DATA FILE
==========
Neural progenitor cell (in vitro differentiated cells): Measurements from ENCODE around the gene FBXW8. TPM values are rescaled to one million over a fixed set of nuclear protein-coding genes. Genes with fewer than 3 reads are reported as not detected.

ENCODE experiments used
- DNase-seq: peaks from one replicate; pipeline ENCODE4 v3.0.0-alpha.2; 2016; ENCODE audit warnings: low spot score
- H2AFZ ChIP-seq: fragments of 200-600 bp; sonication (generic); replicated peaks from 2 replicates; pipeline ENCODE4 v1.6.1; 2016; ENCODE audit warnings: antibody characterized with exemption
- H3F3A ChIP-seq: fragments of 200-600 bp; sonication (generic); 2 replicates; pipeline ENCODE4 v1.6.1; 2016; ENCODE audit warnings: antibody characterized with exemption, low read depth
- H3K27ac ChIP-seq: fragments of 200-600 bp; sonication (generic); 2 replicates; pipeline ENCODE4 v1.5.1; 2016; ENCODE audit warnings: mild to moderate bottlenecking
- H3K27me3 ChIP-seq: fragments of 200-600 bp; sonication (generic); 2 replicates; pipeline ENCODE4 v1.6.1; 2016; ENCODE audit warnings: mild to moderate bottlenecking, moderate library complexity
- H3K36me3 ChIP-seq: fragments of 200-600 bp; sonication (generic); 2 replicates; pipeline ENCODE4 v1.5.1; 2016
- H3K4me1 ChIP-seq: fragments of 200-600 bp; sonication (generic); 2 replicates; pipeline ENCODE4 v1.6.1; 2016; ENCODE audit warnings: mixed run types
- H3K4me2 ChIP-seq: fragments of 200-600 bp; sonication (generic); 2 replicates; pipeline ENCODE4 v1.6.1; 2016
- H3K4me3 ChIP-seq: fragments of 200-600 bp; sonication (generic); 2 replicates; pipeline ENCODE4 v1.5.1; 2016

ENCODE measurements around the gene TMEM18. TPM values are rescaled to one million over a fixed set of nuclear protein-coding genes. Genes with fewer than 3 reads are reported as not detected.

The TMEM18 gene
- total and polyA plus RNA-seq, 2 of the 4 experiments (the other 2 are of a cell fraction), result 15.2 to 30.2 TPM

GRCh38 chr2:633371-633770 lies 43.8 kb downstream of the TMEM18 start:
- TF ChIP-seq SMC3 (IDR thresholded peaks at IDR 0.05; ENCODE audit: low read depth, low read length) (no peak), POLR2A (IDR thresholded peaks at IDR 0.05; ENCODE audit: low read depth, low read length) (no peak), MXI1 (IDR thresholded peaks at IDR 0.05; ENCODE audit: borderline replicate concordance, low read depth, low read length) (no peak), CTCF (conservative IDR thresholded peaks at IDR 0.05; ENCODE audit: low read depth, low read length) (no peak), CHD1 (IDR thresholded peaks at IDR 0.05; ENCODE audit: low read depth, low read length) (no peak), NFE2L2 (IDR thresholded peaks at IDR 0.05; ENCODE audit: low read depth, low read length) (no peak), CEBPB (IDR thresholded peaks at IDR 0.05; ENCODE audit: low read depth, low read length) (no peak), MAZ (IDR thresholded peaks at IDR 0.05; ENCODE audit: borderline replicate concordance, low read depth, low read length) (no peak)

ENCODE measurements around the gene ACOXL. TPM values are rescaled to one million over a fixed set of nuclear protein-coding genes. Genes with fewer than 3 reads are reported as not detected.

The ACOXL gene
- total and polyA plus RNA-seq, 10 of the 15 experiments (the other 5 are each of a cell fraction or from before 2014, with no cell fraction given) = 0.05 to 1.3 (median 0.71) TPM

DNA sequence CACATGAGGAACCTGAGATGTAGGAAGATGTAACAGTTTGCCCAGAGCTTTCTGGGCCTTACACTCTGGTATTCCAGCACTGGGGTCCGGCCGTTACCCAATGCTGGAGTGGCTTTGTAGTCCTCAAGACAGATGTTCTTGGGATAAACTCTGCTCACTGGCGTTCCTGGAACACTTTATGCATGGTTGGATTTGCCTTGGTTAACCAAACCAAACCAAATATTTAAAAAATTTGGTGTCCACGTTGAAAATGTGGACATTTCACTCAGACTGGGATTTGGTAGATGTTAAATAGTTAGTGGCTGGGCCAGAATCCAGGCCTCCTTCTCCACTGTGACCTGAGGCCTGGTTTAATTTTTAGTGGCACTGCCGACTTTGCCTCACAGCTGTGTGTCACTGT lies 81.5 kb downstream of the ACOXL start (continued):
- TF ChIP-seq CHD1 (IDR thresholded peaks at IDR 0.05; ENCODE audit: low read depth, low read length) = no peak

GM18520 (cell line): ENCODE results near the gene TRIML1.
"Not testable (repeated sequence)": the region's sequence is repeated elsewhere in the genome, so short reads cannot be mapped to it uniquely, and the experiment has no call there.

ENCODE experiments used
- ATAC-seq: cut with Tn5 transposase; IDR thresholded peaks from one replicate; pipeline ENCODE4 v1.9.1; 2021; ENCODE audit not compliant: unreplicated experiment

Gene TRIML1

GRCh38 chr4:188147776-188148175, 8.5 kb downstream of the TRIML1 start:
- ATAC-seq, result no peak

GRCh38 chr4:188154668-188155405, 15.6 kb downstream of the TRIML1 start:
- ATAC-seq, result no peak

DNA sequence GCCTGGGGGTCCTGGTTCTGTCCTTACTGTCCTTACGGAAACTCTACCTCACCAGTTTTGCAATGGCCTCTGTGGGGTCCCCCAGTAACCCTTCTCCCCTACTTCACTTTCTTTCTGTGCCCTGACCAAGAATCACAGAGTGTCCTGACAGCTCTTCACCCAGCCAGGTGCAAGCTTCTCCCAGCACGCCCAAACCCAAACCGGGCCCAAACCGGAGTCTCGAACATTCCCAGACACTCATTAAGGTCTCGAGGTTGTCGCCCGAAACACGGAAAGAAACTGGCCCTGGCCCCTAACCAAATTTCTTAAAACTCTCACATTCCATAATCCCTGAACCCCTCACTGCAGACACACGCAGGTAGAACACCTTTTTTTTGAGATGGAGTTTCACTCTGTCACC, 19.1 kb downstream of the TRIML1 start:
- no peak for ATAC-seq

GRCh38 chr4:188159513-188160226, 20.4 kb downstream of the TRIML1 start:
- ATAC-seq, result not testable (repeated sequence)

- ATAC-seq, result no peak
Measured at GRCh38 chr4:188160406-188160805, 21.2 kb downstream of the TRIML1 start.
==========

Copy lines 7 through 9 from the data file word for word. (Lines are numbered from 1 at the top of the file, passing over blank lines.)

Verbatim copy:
- H3K27me3 ChIP-seq: fragments of 200-600 bp; sonication (generic); 2 replicates; pipeline ENCODE4 v1.6.1; 2016; ENCODE audit warnings: mild to moderate bottlenecking, moderate library complexity
- H3K36me3 ChIP-seq: fragments of 200-600 bp; sonication (generic); 2 replicates; pipeline ENCODE4 v1.5.1; 2016
- H3K4me1 ChIP-seq: fragments of 200-600 bp; sonication (generic); 2 replicates; pipeline ENCODE4 v1.6.1; 2016; ENCODE audit warnings: mixed run types